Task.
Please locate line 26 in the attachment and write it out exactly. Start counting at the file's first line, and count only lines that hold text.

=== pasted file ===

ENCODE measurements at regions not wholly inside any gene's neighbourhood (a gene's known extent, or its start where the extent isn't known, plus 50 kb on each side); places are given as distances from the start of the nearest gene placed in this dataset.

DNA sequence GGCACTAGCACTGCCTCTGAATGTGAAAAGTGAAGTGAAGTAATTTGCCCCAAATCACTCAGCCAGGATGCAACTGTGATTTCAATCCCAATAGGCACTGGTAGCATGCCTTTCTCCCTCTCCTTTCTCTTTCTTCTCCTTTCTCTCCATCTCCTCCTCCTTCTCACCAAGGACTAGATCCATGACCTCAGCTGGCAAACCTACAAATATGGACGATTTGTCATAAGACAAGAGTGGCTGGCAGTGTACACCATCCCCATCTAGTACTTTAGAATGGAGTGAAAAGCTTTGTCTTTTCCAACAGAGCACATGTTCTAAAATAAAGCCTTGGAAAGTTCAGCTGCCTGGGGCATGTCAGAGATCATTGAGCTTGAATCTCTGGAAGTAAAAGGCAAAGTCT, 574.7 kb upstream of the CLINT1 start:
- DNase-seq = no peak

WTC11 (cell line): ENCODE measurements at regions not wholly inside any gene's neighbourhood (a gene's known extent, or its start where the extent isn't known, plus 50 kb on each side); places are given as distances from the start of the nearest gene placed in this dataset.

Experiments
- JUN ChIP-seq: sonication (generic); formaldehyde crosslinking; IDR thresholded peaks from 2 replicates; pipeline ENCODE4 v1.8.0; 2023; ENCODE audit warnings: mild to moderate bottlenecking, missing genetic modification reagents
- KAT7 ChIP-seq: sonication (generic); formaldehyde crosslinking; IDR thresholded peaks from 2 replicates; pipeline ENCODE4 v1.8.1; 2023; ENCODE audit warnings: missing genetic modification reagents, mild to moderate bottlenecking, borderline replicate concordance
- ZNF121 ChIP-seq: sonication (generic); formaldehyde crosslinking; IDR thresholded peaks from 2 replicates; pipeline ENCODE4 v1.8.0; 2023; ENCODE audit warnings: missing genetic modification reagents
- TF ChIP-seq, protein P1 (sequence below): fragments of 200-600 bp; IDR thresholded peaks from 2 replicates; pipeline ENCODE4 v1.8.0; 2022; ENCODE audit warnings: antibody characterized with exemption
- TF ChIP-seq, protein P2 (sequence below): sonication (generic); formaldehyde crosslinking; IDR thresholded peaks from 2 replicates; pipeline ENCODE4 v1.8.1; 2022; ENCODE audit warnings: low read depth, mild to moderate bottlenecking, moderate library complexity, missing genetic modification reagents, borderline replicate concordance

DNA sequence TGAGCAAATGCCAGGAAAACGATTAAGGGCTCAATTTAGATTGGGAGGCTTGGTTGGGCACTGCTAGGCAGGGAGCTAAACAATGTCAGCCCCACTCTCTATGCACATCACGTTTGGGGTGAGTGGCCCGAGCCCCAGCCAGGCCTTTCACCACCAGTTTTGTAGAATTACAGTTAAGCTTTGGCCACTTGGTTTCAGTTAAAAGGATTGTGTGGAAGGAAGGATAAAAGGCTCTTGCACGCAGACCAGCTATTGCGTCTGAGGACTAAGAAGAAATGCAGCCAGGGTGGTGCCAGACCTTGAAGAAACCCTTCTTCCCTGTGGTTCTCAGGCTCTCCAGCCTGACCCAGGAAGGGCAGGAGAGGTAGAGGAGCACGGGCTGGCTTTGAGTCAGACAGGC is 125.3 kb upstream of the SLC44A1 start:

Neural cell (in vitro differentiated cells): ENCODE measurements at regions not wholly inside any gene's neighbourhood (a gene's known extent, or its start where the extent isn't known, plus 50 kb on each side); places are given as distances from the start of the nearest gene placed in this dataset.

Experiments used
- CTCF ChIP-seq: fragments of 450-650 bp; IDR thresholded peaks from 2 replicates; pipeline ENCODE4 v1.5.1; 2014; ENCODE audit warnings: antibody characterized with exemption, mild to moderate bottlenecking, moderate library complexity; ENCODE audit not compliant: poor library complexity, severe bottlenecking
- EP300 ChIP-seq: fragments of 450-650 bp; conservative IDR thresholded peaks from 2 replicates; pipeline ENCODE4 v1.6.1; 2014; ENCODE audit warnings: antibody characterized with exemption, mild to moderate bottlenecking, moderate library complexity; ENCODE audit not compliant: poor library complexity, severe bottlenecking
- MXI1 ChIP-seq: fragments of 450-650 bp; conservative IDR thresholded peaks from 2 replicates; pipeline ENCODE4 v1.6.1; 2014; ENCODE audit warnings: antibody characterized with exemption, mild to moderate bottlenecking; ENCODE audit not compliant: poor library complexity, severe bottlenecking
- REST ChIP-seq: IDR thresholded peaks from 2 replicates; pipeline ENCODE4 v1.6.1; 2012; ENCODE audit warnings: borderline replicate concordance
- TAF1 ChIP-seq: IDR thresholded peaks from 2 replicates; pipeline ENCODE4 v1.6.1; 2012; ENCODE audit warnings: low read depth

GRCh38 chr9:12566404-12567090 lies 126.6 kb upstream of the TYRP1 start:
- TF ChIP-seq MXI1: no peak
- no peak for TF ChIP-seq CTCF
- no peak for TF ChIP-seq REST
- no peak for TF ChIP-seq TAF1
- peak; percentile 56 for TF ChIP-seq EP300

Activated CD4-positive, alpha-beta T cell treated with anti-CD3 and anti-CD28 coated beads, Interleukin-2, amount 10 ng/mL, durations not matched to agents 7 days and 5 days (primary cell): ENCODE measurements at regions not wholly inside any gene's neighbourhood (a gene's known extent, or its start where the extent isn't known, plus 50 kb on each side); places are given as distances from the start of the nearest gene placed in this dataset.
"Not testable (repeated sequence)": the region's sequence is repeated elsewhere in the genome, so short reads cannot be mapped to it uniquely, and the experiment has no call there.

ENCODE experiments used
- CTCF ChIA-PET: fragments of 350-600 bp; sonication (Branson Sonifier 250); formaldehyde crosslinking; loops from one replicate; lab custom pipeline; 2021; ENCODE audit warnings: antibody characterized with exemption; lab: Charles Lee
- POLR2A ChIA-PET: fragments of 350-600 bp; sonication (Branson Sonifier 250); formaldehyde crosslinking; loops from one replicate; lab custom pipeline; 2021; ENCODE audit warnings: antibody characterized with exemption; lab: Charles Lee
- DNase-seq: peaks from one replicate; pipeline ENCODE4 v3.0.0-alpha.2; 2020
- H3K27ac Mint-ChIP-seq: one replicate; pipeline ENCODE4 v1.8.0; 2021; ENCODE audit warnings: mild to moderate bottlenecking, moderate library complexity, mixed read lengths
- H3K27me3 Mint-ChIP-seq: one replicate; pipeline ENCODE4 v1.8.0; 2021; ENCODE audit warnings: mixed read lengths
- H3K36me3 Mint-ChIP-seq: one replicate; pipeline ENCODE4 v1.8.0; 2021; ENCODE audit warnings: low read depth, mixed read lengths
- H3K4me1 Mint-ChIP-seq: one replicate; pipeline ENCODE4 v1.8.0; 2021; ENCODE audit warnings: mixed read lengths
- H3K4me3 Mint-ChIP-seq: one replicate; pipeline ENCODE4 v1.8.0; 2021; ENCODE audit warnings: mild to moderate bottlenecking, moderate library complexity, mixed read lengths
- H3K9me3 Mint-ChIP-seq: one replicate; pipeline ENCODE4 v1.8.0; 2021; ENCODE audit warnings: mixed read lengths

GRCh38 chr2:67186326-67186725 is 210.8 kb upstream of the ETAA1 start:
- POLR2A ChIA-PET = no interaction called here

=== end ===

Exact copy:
"Not testable (repeated sequence)": the region's sequence is repeated elsewhere in the genome, so short reads cannot be mapped to it uniquely, and the experiment has no call there.